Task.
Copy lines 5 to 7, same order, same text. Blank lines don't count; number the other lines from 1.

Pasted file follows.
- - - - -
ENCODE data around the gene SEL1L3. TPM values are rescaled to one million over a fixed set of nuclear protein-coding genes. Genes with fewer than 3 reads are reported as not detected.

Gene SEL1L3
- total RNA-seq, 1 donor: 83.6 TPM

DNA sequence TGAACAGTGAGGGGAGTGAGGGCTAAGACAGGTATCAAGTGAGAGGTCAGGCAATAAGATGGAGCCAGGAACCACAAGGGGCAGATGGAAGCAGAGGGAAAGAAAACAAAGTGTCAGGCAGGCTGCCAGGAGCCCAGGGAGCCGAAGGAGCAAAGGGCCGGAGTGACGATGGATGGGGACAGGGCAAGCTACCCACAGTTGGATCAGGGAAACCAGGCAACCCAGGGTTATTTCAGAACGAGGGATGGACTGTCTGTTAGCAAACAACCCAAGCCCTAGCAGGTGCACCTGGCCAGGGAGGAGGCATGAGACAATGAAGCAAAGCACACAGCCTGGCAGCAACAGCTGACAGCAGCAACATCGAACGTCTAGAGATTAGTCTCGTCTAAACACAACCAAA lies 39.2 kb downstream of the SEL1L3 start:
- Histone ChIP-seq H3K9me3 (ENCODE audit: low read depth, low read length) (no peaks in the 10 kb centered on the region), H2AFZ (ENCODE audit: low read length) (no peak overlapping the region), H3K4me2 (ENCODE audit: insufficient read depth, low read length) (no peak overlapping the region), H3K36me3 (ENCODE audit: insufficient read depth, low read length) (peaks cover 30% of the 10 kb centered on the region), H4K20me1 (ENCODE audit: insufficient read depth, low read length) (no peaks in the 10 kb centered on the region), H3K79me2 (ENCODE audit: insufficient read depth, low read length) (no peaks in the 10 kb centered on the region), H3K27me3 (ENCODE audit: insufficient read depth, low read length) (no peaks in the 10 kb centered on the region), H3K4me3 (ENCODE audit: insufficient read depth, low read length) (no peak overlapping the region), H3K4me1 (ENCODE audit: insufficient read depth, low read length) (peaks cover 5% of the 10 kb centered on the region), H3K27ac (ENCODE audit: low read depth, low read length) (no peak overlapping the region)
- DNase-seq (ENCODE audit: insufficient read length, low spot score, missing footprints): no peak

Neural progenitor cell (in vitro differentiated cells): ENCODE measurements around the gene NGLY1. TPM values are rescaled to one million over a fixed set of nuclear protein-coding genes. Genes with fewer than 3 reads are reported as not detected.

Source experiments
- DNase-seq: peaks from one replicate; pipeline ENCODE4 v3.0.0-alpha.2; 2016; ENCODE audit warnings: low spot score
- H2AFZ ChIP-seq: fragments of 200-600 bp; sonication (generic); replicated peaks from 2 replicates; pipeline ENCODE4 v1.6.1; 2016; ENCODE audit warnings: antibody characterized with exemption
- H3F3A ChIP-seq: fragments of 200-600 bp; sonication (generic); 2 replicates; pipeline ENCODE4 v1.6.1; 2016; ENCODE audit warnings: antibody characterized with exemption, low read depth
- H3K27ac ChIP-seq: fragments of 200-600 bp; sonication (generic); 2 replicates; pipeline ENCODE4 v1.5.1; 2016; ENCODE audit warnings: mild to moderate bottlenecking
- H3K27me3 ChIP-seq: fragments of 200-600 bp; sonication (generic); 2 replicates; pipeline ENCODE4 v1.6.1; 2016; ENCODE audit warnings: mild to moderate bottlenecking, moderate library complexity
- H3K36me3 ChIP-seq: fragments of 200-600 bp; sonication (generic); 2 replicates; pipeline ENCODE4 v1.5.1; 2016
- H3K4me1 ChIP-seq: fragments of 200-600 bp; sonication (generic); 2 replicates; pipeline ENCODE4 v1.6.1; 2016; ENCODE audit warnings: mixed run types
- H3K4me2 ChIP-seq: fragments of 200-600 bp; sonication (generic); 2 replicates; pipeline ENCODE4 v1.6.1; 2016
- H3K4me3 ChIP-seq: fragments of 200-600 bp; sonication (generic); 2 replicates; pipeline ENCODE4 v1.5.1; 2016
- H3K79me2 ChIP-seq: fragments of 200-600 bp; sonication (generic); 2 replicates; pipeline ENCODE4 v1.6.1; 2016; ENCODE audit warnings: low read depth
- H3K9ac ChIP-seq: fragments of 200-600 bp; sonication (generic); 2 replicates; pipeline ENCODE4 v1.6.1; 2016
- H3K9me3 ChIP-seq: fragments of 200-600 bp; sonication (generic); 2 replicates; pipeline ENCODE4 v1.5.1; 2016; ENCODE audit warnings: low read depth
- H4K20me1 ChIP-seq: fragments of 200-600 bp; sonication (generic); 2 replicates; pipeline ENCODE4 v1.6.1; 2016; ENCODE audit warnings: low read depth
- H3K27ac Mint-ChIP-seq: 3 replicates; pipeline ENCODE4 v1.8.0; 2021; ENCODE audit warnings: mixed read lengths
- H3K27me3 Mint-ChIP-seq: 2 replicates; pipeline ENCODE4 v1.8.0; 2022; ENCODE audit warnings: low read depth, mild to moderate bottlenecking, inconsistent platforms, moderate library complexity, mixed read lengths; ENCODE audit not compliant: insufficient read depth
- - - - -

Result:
- Histone ChIP-seq H3K9me3 (ENCODE audit: low read depth, low read length) (no peaks in the 10 kb centered on the region), H2AFZ (ENCODE audit: low read length) (no peak overlapping the region), H3K4me2 (ENCODE audit: insufficient read depth, low read length) (no peak overlapping the region), H3K36me3 (ENCODE audit: insufficient read depth, low read length) (peaks cover 30% of the 10 kb centered on the region), H4K20me1 (ENCODE audit: insufficient read depth, low read length) (no peaks in the 10 kb centered on the region), H3K79me2 (ENCODE audit: insufficient read depth, low read length) (no peaks in the 10 kb centered on the region), H3K27me3 (ENCODE audit: insufficient read depth, low read length) (no peaks in the 10 kb centered on the region), H3K4me3 (ENCODE audit: insufficient read depth, low read length) (no peak overlapping the region), H3K4me1 (ENCODE audit: insufficient read depth, low read length) (peaks cover 5% of the 10 kb centered on the region), H3K27ac (ENCODE audit: low read depth, low read length) (no peak overlapping the region)
- DNase-seq (ENCODE audit: insufficient read length, low spot score, missing footprints): no peak

Neural progenitor cell (in vitro differentiated cells): ENCODE measurements around the gene NGLY1. TPM values are rescaled to one million over a fixed set of nuclear protein-coding genes. Genes with fewer than 3 reads are reported as not detected.